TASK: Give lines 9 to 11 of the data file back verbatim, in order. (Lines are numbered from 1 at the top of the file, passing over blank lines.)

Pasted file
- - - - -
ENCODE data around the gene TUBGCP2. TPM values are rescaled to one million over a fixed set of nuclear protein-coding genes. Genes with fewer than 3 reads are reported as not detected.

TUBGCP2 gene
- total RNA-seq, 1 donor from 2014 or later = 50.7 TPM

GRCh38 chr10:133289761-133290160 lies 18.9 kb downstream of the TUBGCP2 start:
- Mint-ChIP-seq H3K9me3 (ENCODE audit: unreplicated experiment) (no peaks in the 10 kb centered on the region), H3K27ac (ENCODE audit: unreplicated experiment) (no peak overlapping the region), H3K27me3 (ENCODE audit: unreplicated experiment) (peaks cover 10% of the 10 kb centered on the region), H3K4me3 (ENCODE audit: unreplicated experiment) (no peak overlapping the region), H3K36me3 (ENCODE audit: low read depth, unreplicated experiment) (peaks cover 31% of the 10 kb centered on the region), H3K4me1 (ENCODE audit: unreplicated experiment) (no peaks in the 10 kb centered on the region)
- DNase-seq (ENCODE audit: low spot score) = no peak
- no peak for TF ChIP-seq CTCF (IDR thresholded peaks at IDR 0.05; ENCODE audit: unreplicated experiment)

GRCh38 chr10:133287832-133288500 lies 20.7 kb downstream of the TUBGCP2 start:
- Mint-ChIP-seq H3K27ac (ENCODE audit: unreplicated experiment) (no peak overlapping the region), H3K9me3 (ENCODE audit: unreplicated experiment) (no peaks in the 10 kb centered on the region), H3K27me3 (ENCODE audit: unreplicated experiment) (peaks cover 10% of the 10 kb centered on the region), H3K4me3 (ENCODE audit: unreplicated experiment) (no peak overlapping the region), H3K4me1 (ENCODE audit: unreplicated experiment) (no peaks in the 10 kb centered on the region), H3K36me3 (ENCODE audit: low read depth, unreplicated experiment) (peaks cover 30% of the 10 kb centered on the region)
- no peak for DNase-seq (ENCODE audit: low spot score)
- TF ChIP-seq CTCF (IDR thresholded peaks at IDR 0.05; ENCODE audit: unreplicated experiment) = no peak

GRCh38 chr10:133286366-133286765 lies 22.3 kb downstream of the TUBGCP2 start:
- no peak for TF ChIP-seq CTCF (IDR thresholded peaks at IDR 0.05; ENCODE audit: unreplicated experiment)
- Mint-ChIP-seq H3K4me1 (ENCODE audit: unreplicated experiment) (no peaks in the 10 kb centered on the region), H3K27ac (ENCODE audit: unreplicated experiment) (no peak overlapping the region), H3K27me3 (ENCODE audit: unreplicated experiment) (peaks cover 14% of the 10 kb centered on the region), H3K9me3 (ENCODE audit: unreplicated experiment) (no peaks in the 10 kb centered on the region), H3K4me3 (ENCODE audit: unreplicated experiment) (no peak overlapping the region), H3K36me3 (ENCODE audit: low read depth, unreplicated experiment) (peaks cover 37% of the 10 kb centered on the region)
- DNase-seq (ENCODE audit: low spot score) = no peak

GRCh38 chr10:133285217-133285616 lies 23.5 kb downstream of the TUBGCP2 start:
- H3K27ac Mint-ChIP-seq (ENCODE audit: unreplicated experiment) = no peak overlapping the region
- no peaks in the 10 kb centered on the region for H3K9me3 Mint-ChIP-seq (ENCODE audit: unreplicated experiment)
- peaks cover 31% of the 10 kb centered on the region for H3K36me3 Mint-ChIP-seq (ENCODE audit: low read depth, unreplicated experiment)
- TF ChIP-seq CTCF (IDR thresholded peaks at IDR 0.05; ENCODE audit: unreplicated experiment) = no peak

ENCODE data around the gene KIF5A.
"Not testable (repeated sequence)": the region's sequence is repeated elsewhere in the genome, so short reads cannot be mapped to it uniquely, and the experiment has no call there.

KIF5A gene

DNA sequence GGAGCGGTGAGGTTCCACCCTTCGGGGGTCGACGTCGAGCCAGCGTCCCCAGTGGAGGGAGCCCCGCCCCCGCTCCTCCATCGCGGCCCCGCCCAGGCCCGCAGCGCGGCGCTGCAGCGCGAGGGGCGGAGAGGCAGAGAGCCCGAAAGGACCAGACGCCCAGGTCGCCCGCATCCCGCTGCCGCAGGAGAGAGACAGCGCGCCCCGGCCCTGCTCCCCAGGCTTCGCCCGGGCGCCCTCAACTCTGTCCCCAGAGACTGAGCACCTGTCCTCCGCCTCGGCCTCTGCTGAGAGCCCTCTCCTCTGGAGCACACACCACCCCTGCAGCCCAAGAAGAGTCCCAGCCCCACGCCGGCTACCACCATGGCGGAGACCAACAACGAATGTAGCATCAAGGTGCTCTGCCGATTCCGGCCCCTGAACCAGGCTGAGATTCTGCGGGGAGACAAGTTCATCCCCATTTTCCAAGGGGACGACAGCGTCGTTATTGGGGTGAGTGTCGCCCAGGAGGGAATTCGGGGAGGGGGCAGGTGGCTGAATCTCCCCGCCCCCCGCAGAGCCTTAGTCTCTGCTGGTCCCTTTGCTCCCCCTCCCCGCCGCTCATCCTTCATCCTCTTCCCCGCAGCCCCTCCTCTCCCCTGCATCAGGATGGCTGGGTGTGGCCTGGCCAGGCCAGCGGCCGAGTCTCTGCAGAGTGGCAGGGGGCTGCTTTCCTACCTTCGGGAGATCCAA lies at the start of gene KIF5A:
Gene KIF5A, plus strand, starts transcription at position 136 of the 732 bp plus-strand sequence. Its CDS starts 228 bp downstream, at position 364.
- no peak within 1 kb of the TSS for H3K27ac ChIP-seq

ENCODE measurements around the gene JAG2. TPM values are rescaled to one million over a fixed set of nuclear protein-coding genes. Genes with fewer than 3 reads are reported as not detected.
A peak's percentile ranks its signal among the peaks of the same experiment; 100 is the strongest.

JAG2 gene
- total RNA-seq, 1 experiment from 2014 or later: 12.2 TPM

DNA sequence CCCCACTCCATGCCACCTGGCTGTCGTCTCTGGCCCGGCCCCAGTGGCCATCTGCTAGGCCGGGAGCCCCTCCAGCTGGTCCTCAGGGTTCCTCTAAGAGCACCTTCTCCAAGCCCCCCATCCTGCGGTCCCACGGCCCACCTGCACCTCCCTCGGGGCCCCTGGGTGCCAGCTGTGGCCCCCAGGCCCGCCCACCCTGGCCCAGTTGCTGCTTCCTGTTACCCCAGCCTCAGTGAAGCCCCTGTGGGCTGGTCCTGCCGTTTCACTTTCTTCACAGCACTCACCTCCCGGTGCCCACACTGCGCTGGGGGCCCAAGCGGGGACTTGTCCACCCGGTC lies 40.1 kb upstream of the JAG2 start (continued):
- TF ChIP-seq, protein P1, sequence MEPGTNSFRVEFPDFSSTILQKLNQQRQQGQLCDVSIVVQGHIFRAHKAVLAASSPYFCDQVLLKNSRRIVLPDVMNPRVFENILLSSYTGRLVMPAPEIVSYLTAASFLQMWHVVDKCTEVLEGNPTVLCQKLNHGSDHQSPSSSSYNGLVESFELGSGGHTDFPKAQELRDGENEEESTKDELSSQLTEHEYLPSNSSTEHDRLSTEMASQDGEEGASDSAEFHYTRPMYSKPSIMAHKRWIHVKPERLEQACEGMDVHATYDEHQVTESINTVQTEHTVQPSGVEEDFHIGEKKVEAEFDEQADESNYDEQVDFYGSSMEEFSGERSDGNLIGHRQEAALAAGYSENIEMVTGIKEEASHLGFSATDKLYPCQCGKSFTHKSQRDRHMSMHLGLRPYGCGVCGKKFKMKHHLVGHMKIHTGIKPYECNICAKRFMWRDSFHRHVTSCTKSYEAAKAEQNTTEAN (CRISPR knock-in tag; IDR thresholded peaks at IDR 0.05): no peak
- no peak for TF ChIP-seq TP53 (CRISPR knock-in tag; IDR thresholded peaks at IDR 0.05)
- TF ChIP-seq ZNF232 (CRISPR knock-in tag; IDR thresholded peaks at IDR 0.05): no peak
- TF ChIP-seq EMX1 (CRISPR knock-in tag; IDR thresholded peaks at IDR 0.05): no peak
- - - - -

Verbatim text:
- Mint-ChIP-seq H3K27ac (ENCODE audit: unreplicated experiment) (no peak overlapping the region), H3K9me3 (ENCODE audit: unreplicated experiment) (no peaks in the 10 kb centered on the region), H3K27me3 (ENCODE audit: unreplicated experiment) (peaks cover 10% of the 10 kb centered on the region), H3K4me3 (ENCODE audit: unreplicated experiment) (no peak overlapping the region), H3K4me1 (ENCODE audit: unreplicated experiment) (no peaks in the 10 kb centered on the region), H3K36me3 (ENCODE audit: low read depth, unreplicated experiment) (peaks cover 30% of the 10 kb centered on the region)
- no peak for DNase-seq (ENCODE audit: low spot score)
- TF ChIP-seq CTCF (IDR thresholded peaks at IDR 0.05; ENCODE audit: unreplicated experiment) = no peak